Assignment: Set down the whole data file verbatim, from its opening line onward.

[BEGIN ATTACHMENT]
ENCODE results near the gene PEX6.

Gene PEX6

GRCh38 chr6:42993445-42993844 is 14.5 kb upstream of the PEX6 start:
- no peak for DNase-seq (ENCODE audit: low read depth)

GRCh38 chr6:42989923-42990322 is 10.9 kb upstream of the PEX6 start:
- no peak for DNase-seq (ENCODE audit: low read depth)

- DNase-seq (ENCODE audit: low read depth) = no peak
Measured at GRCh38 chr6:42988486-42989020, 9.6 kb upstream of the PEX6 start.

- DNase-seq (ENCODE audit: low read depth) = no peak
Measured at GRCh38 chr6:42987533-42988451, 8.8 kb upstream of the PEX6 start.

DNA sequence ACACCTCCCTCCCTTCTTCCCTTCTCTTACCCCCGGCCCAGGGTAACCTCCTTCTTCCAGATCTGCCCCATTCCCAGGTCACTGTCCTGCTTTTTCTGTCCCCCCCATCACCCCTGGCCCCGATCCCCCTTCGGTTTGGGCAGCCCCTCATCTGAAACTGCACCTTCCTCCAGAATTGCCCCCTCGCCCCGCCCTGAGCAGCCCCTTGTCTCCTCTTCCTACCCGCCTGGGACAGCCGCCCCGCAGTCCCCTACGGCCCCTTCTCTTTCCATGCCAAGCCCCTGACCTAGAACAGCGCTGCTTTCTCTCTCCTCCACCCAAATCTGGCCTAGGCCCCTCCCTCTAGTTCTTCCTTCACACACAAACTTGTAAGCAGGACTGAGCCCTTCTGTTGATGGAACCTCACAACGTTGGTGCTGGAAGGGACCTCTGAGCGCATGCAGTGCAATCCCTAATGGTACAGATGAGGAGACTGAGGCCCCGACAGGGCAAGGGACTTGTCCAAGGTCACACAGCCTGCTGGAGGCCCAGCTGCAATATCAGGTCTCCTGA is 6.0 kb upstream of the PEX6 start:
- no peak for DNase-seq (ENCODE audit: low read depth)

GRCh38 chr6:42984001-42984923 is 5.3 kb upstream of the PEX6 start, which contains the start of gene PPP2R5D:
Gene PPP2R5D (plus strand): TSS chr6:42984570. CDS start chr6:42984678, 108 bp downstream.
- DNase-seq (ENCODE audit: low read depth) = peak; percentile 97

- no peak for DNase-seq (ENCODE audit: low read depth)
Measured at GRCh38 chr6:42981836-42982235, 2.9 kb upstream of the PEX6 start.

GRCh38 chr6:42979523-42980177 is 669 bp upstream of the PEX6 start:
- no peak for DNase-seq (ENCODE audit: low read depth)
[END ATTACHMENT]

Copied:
ENCODE results near the gene PEX6.

Gene PEX6

GRCh38 chr6:42993445-42993844 is 14.5 kb upstream of the PEX6 start:
- no peak for DNase-seq (ENCODE audit: low read depth)

GRCh38 chr6:42989923-42990322 is 10.9 kb upstream of the PEX6 start:
- no peak for DNase-seq (ENCODE audit: low read depth)

- DNase-seq (ENCODE audit: low read depth) = no peak
Measured at GRCh38 chr6:42988486-42989020, 9.6 kb upstream of the PEX6 start.

- DNase-seq (ENCODE audit: low read depth) = no peak
Measured at GRCh38 chr6:42987533-42988451, 8.8 kb upstream of the PEX6 start.

DNA sequence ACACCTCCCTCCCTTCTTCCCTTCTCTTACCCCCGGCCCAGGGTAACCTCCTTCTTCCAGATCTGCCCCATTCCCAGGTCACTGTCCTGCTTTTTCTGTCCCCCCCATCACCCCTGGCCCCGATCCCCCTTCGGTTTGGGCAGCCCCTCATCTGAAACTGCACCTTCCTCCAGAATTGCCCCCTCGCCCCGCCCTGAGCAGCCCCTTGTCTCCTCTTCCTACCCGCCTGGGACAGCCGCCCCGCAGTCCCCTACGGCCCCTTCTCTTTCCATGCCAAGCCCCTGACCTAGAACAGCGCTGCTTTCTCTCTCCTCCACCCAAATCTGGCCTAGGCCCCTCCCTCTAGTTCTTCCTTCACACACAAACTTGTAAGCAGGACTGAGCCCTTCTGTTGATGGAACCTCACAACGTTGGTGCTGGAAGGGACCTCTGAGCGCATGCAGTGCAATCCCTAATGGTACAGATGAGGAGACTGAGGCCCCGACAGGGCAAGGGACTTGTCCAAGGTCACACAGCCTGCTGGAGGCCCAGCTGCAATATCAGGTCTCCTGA is 6.0 kb upstream of the PEX6 start:
- no peak for DNase-seq (ENCODE audit: low read depth)

GRCh38 chr6:42984001-42984923 is 5.3 kb upstream of the PEX6 start, which contains the start of gene PPP2R5D:
Gene PPP2R5D (plus strand): TSS chr6:42984570. CDS start chr6:42984678, 108 bp downstream.
- DNase-seq (ENCODE audit: low read depth) = peak; percentile 97

- no peak for DNase-seq (ENCODE audit: low read depth)
Measured at GRCh38 chr6:42981836-42982235, 2.9 kb upstream of the PEX6 start.

GRCh38 chr6:42979523-42980177 is 669 bp upstream of the PEX6 start:
- no peak for DNase-seq (ENCODE audit: low read depth)